Today, speed comes of age on wooden tracks. The
University of Houston's College of Engineering
presents this series about the machines that make
our civilization run, and the people whose
ingenuity created them.
"Boy, she was goin' like
60!" That's what we used to say to each other about
speed in the 1930s. Sixty miles an hour -- a mile a
minute. We called the nonstop train ran from St.
Paul to Chicago "The 400" -- 400 miles in 400
minutes. That was speed.
Yet we'd seen greater speeds by then. A train
passed 100 mph in 1893. An automobile passed it in
1906. Airplanes didn't get there until until WW-I.
Automobiles promised speed for everyone, but roads
weren't ready for them. I'll never forget the
thrill of terror the first time my father, a former
WW-I pilot, pushed our old Plymouth over 60. It was
on the best road around -- a two-lane tarred
Henry Ford used a frozen lake to reach 91 mph in
1904. The Stanley Brothers drove their steamer 128
mph on the packed sand of Daytona Beach in 1906.
Soon after, most states enacted laws against road
racing. Speed had become the great American hunger.
Writer Michael Gianturco tells about a lost
technology that spoke to that new hunger. It was
the wooden race track.
In 1910, a Barnum-like man named Jack Prince sold
an investor on the idea of building a wooden
speedway at Playa del Rey in California. The famous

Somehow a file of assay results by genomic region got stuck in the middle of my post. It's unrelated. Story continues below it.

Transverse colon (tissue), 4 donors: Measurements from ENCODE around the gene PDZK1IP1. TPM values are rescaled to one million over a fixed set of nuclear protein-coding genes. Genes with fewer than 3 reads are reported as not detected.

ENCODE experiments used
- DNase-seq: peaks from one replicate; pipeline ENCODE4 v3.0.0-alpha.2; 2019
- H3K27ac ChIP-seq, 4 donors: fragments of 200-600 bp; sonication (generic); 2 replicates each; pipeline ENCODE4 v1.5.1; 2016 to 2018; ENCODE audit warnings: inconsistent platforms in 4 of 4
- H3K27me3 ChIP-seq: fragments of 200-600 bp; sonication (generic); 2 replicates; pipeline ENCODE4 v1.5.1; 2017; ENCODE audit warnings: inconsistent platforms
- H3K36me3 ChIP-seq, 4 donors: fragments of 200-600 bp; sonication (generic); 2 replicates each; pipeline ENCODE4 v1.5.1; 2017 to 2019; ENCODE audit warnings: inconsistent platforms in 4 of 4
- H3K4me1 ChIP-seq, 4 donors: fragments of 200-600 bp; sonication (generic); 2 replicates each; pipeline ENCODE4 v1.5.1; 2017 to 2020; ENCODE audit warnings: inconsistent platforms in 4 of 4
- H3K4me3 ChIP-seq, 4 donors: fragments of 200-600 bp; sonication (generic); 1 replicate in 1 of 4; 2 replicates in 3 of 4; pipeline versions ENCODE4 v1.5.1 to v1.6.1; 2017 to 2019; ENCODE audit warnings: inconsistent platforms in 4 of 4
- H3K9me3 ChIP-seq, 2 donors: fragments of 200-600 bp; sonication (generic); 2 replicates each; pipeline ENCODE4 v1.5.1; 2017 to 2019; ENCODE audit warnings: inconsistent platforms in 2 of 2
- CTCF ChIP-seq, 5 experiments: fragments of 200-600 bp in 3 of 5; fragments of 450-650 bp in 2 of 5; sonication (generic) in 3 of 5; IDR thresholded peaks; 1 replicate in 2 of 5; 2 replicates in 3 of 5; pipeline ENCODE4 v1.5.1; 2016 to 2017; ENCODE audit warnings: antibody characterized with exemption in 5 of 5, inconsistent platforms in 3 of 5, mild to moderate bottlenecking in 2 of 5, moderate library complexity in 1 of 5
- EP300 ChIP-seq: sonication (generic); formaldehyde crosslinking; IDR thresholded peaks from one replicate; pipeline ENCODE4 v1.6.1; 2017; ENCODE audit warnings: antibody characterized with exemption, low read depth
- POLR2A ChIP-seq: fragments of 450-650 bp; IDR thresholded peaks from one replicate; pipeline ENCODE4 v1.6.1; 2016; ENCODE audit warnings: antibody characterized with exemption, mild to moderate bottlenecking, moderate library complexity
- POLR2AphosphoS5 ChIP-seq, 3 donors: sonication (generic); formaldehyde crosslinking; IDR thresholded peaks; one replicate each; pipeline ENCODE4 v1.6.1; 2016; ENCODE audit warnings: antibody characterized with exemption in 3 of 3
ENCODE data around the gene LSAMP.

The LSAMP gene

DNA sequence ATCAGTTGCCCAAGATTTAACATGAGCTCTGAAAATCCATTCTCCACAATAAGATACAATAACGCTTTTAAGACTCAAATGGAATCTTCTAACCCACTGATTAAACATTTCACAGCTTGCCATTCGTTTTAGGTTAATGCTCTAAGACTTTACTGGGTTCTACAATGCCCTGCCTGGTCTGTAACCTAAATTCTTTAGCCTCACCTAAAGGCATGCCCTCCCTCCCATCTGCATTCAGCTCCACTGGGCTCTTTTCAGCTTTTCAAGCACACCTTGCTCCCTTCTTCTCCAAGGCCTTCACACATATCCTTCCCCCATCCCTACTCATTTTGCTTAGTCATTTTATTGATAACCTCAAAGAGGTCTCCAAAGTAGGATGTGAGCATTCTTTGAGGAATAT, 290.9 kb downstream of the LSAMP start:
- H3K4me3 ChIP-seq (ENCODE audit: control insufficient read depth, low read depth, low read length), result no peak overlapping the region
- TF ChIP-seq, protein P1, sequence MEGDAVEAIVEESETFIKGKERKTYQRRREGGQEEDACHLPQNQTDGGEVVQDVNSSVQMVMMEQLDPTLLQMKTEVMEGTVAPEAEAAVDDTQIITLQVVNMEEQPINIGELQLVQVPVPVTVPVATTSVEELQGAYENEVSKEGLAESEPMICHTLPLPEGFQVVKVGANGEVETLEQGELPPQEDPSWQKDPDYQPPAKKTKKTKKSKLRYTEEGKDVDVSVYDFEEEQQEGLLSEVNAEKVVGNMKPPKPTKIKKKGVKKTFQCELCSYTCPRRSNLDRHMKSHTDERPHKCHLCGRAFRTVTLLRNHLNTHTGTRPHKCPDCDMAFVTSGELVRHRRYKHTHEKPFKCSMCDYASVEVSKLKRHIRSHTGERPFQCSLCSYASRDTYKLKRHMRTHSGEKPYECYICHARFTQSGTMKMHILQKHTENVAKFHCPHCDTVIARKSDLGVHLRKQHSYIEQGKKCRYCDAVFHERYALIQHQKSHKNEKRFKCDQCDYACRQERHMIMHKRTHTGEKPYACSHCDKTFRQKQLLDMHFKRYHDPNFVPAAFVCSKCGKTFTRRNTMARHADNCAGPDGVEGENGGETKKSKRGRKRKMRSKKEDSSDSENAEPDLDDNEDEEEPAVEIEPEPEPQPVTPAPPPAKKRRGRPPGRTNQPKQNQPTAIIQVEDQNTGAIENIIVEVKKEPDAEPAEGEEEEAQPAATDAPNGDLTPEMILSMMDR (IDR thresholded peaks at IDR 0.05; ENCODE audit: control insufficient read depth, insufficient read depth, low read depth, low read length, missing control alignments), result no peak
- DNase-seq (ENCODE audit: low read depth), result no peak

race-car driver Barney Oldfield immediately did a
lap at the amazing speed of 99 miles an hour.
The track was made from thousands of boards, held
together by tons of nails. Prince's first design
was a one-mile circular bowl with steep sloped
The public cheered as fatalities mounted. Finally,
in 1913, a fire destroyed the track. And Damon
Runyan wrote, "Playa del Rey burned last night with
a great saving of lives."
But the mania had only begun. Wooden race tracks
grew like weeds. By the 1920s, curves were banked
until they were unsafe at anything under 100 mph.
Then the brick Indianapolis Speedway went into use.
It helps put the wooden track in perspective. In
1926, a car lapped a Miami wooden track at 143 mph.
The fastest lap that same car could do at Indy was
By the time I was a child, those fast old wooden
tracks had worked their magic. They'd seen us
through a phase. We still race at Indy, but now
that's only an annual rite of Spring.
Wooden tracks came to an abrupt end with the
Depression. Some were burned for firewood. Cars
had, at last, become a commonplace part of American
life. During the Depression we sobered up and
reached childhood's end. Car driving had, at last,
come down to the hard clay -- and become grownup
I'm John Lienhard, at the University of Houston,
where we're interested in the way inventive minds